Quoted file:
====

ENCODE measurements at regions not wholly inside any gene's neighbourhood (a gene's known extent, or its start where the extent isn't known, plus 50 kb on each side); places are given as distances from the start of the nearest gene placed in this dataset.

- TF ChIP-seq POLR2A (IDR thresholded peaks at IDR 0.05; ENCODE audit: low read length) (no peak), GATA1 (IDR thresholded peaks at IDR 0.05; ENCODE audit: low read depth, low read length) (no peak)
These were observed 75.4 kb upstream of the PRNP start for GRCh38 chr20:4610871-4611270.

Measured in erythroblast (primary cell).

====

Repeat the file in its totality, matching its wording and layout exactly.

ENCODE measurements at regions not wholly inside any gene's neighbourhood (a gene's known extent, or its start where the extent isn't known, plus 50 kb on each side); places are given as distances from the start of the nearest gene placed in this dataset.

- TF ChIP-seq POLR2A (IDR thresholded peaks at IDR 0.05; ENCODE audit: low read length) (no peak), GATA1 (IDR thresholded peaks at IDR 0.05; ENCODE audit: low read depth, low read length) (no peak)
These were observed 75.4 kb upstream of the PRNP start for GRCh38 chr20:4610871-4611270.

Measured in erythroblast (primary cell).